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AU Rate-rush buyers head to Struggle St

Property Here - Wednesday, August 21, 2013

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Borrowing money is becoming cheaper but new home buyers have to loan more to purchase their properties. Thinkstock.

Borrowing money is becoming cheaper but new home buyers have to loan more to purchase their properties. Thinkstock. Source: News Limited

MAJOR banks warn that buyers spurred into the property market by record low rates may become a new generation of homeowners unable to pay their mortgages when the cycle turns.

With economists tipping that rates will rise next year, and return to the norm above 7 per cent within three years, banks are factoring in a spike in delinquencies on new loans.

Australia's largest home lender, the Commonwealth Bank, and National Australia Bank are among those cautioning borrowers against getting "silly'' due to low rates.

Commonwealth Bank of Australia chief executive Ian Narev said the bank is on guard as low interest accelerates borrowing.

"The key thing we have to bear in mind is a low interest rate environment where people are borrowing, is that when interest rates inevitable go up the loan repayments they have taken on is commensurate with what they will be able to do in a higher interest rate environment," Mr Narev told investors last week.

The warning comes as evidence builds that the RBA's consecutive cuts to the cash rate down to 2.5 per cent is firing up the property market.

Housing finance data last week showed a 13.3 per cent rally over the year to June.

Meanwhile, banks and lenders have moved swiftly to cut home loan rates to between 5 and 6 per cent on the back of the 25-basis-point reduction by the RBA this month.

National Australia Bank chief economist Alan Oster advises new borrowers to consider their future financial viability, before taking on debt in a superficial environment.

"People need to consider the stability of their employment over the next three to four years before taking out a new mortgage,'' Mr Oster told The Australian.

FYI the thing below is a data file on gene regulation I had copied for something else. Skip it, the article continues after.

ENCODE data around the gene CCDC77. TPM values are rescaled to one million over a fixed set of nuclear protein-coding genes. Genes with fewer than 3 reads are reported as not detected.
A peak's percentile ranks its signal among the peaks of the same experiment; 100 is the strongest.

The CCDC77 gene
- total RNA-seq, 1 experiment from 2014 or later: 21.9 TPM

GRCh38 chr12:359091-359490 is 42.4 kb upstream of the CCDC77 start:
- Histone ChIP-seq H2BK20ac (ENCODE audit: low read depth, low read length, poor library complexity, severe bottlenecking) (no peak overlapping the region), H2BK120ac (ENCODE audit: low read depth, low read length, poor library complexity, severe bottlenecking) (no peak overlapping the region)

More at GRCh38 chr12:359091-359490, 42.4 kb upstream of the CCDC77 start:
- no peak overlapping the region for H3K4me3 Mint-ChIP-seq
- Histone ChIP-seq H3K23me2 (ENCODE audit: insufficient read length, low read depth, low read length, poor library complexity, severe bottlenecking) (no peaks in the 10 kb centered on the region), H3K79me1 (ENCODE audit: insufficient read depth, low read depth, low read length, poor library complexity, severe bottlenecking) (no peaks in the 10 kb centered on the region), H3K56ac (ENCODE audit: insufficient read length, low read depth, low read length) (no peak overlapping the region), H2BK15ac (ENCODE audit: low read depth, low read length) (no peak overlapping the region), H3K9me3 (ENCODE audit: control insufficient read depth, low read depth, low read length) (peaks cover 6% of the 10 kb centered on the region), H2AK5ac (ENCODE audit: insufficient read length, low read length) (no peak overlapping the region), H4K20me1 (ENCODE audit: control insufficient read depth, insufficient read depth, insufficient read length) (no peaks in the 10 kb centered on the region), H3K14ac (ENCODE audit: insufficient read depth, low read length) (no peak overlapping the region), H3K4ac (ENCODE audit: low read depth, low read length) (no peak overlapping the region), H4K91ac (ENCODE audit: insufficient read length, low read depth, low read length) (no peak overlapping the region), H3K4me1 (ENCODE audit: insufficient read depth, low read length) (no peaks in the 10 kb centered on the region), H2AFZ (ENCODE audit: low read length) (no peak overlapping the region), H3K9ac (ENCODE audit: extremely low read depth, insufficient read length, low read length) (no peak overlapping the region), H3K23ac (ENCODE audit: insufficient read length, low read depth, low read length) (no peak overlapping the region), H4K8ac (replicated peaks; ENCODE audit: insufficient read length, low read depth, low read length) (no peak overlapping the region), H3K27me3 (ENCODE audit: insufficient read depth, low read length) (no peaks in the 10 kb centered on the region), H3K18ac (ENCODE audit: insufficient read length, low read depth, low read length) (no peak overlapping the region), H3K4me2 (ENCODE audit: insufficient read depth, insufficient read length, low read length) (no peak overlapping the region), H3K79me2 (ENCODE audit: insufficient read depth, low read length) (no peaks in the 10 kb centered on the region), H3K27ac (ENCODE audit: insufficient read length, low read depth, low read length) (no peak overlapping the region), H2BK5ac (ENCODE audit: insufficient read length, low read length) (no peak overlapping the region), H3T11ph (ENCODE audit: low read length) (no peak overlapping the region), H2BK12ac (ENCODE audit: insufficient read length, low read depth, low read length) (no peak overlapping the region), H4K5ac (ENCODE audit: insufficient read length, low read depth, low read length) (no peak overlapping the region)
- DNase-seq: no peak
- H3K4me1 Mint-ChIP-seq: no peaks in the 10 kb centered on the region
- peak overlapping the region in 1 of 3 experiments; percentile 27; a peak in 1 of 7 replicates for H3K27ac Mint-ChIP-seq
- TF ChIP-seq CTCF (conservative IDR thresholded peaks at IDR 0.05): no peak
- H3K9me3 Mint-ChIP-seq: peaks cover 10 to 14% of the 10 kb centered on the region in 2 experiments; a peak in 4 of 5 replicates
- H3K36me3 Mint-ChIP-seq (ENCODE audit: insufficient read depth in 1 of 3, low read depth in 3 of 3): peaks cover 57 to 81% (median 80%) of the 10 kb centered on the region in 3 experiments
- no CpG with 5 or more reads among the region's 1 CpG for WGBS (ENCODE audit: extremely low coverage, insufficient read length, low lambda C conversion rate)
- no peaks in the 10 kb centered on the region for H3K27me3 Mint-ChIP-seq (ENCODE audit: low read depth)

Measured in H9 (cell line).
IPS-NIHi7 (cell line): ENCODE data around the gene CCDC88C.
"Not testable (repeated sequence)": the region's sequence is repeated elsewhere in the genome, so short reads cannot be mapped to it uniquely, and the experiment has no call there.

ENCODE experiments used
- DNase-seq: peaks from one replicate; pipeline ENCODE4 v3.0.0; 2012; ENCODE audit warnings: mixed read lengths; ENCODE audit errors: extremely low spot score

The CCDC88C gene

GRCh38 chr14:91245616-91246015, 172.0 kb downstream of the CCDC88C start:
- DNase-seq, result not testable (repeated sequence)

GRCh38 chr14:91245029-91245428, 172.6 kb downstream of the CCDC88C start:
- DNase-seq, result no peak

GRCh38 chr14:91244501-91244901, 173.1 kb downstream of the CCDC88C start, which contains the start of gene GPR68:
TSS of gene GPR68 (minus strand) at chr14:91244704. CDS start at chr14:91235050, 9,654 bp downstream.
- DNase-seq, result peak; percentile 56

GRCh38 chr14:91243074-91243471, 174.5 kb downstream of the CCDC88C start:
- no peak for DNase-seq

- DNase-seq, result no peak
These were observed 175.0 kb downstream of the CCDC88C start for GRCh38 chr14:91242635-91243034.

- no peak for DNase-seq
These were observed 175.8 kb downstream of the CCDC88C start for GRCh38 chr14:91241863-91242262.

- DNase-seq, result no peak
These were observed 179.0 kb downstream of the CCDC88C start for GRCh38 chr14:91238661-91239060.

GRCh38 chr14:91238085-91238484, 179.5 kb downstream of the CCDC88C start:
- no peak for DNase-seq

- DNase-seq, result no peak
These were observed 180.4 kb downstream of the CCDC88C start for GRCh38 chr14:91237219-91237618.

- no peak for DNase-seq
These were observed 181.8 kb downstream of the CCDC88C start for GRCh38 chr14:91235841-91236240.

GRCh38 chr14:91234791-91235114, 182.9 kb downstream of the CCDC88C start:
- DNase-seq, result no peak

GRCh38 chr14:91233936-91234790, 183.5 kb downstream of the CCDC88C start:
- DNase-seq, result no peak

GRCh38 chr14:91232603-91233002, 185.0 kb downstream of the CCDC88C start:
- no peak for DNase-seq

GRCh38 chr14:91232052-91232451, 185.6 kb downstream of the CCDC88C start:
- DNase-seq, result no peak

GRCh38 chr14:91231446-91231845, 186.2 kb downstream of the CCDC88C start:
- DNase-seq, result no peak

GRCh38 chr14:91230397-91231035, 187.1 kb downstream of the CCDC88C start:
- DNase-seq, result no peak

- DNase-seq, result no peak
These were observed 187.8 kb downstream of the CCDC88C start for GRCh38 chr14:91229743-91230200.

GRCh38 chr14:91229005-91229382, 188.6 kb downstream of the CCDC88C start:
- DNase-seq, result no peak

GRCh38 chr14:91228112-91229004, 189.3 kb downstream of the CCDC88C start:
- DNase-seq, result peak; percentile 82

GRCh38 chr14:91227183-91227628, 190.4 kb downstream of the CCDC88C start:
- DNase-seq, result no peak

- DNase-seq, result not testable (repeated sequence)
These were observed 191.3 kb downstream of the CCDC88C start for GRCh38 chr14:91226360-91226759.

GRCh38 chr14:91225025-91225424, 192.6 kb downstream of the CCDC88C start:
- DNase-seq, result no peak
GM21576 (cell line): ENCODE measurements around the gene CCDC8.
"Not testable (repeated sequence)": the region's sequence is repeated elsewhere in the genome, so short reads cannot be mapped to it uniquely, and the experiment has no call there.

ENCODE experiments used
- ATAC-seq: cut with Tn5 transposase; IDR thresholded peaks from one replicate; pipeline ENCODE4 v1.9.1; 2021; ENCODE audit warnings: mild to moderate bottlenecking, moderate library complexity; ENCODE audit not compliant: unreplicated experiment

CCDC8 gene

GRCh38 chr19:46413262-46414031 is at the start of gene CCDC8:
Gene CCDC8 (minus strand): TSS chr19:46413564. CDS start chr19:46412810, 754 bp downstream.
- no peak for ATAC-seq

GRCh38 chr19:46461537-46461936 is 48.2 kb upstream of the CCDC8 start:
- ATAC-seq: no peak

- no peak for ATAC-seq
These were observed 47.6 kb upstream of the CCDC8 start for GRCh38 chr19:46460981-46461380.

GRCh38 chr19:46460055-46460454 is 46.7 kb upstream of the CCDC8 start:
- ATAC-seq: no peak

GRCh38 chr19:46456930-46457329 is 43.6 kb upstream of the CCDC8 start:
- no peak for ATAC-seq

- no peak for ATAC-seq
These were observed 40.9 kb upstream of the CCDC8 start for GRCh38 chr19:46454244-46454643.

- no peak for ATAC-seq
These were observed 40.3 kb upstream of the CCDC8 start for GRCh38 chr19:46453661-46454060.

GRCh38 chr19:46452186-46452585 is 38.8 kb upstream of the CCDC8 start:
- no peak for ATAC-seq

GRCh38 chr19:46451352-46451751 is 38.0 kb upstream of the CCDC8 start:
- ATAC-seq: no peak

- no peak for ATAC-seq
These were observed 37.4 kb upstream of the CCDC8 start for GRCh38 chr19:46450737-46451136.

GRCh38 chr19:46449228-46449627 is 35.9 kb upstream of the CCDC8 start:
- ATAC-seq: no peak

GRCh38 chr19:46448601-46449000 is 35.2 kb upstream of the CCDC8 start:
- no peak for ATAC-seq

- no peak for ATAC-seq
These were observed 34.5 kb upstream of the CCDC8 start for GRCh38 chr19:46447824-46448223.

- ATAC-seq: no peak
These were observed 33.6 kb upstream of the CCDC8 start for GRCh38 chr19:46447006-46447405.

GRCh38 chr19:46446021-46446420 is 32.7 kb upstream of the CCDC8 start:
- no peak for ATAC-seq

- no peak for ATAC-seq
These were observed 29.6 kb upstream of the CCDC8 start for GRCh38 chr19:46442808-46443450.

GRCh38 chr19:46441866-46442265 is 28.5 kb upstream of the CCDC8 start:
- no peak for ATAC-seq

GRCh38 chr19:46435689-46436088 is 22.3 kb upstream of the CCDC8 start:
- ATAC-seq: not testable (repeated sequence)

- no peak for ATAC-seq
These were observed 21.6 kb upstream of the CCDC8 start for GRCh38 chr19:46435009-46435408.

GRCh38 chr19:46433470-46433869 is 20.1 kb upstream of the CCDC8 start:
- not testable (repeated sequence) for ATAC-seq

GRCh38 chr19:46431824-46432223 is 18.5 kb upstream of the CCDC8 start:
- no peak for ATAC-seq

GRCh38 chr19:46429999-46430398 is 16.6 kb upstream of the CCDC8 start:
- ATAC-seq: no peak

He warns that delinquencies on mortgages could rise in three to four years as home loan rates return to the norm of between 6.5 per cent and 7.5 per cent.

The subprime mortgage collapse in the US was triggered by increasing interest rates, he notes.

For now, borrowers have been handed a gold ticket to capitalise on the rate reductions by keeping their repayments at least constant with what they were before.

Experts advise borrowers to make extra repayments now to give them greater ability to handle any rate rises.

In the initial stages of any loan, most of the repayment goes towards paying off interest rather than the principal. Ramping up repayments from the start is where the real benefits kick in.

Mortgage lenders usually test borrowers' ability to service their home loans using a buffer of about 1.5 to 2 percentage points higher than the given rates. The big four banks also use a minimum lending rate in their calculations to protect against future shocks. chief executive Alex Parsons said borrowers should make sure they can comfortably afford to service their loans if rates increased to the historical average of 7 per cent, and even as high as 10 per cent.

"At current rates, the cost of repaying a $350,000 home loan is $2168 per month, based on the average standard variable rate. But if rates increased to 10 per cent, it would cost an extra $1134 every month to repay the same home loan," Mr Parsons said.

"We typically suggest borrowers commit no more than one third of their income to repaying the mortgage, any more than that and they could find themselves in mortgage stress.

Another factor that could weigh on new borrowers is rising house prices Mr Parsons said while borrowing money is becoming cheaper, new home buyers have to loan more to purchase their properties.

Economists expect the cash rate to remain lower for longer, as the economy softens amid a transition away from mining-led growth.

However, rates can rise swiftly - the standard variable rate went from 10 to 17 per cent in the 1980s. We have crunched the number to show how much more your mortgage could cost when the rate cycle inevitably trends upwards.


Source: Calculations based on a mortgage repaid over 25 years, principle and interest


Source: Calculations based on a mortgage repaid over 25 years, principle and interest

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